The news that cyber criminals will have to pay Facebook nearly $3 million is a major blow for those who continue to think that infringing major brands intellectual property is a sustainable business model. It is becoming more difficult for major brands to fight brand abusers, as rarely the laws that govern the online world are complex, localized and tends to protect the cyber criminal. The award of up to $25,000 per domain was only part of the story, as the U.S. Courts took severe exception to the malicious nature of some of the domain names, and the websites that sat behind them which contained malware.
This was not the first Facebook win in the battle against the typosquatter. Back in July 2011 they were “awarded” around 100 other domain names that had been registered by third parties in an attempt to divert legitimate traffic through mistypes, and thus, potential revenues away from the social media giant.
Whilst many people may think it is big and clever to try and gain “one up” by registering typos of major brand names, this court ruling certainly proves that (cyber) crime certain does not pay.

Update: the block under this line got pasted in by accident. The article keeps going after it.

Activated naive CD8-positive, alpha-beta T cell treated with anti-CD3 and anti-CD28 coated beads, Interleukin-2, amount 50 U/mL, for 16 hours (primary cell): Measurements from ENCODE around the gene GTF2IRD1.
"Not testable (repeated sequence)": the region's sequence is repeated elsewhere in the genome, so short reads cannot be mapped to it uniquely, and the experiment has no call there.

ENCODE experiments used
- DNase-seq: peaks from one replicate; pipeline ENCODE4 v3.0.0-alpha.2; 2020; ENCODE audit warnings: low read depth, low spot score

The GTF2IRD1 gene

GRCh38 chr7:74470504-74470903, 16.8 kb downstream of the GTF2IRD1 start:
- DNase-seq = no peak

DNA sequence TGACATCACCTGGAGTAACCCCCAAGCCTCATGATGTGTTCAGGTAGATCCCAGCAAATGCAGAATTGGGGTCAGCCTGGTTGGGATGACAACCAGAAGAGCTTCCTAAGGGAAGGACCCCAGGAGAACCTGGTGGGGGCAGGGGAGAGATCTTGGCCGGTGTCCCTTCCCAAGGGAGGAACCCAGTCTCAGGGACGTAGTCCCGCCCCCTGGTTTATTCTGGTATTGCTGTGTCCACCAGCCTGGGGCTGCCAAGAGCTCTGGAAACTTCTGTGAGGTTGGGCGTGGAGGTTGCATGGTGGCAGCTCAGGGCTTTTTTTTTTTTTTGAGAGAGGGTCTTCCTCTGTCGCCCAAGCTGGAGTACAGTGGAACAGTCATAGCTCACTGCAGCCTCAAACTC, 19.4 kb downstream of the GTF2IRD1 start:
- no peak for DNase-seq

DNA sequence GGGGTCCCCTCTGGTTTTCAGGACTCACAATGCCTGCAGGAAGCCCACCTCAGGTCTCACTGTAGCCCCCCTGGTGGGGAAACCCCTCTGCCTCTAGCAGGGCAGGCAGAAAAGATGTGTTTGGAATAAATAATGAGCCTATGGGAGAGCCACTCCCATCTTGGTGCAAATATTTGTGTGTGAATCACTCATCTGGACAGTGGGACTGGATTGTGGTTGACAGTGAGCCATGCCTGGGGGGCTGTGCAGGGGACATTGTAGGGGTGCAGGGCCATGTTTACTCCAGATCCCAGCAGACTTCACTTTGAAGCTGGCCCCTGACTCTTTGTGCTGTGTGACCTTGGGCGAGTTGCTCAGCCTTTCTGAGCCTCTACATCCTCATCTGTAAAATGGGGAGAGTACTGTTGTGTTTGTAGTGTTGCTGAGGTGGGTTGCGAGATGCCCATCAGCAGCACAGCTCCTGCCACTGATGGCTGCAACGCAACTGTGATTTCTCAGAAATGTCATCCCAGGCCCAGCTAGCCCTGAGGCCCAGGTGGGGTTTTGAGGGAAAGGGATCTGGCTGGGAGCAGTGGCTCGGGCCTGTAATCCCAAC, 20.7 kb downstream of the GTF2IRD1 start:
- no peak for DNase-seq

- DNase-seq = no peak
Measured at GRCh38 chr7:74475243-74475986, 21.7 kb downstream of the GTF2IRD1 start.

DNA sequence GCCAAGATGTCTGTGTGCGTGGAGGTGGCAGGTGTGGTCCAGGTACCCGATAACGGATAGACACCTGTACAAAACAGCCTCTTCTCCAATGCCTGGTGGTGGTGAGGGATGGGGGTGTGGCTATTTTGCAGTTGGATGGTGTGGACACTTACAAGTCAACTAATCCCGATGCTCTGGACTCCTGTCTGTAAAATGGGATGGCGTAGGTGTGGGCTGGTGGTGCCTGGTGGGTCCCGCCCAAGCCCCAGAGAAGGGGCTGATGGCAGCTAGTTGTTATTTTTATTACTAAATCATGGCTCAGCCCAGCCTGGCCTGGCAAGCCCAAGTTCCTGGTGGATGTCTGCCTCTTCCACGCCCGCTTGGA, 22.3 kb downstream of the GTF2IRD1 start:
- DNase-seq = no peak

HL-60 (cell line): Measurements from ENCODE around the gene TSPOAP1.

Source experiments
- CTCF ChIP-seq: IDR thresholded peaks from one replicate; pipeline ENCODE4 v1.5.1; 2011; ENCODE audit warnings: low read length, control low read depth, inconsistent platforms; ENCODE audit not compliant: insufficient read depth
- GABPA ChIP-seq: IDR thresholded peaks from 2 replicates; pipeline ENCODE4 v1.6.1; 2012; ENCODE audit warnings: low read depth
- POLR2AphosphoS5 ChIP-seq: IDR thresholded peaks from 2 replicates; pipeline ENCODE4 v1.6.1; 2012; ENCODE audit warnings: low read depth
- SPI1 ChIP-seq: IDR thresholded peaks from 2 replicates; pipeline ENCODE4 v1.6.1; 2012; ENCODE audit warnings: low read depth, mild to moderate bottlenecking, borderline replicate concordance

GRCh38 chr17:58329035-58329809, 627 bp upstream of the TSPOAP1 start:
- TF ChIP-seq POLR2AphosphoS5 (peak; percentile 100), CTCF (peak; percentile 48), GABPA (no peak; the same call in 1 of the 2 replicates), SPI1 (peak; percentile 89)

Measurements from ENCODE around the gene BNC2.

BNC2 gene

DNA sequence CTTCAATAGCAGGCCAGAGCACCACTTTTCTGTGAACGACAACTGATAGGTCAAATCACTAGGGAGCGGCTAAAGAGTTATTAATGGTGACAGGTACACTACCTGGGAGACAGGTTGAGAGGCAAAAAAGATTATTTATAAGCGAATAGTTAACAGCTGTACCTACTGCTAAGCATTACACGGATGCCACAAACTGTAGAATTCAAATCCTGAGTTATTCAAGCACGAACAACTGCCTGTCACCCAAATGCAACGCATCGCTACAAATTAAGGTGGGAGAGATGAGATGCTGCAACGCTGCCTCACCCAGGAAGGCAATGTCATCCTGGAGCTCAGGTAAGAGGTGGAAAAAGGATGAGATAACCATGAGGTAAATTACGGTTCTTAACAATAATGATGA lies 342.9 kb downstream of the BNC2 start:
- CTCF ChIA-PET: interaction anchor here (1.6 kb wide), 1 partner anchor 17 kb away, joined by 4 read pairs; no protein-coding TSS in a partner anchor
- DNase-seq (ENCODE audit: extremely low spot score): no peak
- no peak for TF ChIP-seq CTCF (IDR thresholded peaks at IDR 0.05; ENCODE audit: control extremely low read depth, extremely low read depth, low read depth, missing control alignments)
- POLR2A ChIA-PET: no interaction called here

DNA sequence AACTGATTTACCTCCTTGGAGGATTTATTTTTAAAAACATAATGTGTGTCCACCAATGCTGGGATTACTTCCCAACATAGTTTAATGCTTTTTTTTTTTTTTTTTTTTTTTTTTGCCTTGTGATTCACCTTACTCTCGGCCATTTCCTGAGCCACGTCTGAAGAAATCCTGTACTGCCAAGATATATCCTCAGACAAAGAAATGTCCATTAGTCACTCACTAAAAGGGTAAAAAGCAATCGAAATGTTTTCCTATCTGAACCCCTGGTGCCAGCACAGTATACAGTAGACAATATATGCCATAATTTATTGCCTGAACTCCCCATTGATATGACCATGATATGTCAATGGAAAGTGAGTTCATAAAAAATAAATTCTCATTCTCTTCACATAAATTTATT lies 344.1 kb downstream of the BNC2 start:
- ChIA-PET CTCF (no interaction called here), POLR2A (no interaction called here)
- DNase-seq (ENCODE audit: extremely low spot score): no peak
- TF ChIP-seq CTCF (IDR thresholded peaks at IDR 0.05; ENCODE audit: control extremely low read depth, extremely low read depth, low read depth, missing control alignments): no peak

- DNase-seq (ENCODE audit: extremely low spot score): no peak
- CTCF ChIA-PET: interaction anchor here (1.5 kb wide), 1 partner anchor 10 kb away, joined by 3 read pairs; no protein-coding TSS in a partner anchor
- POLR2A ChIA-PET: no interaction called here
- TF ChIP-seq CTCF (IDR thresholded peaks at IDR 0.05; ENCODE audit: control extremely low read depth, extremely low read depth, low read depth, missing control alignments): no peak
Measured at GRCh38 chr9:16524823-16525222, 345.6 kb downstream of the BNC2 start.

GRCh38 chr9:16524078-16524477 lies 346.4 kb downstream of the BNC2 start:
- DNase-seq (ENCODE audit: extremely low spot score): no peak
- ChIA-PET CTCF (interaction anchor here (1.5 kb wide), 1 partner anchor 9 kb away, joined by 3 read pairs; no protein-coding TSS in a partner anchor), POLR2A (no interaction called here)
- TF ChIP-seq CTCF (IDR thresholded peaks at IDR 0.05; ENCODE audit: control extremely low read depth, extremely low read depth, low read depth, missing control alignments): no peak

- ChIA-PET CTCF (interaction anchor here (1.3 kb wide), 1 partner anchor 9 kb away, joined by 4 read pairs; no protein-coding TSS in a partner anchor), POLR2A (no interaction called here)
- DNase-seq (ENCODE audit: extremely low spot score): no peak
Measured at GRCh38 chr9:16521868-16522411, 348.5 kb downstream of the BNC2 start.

Any registrations that are seen as a clear attempt to profit from the intellectual property of someone else are illegal, and the courts are coming down hard on perpetrators. However, it is still important to have monitoring tools in place that highlight these issues. Even if it is an annual, good housekeeping practice, all brand owners should take a close look as to what domain names are being registered by third parties, and a sound brand protection strategy to assess what damage this is doing to their critical digital assets.
Stuart Fuller, Director of Communications, NetNames
3 May 2013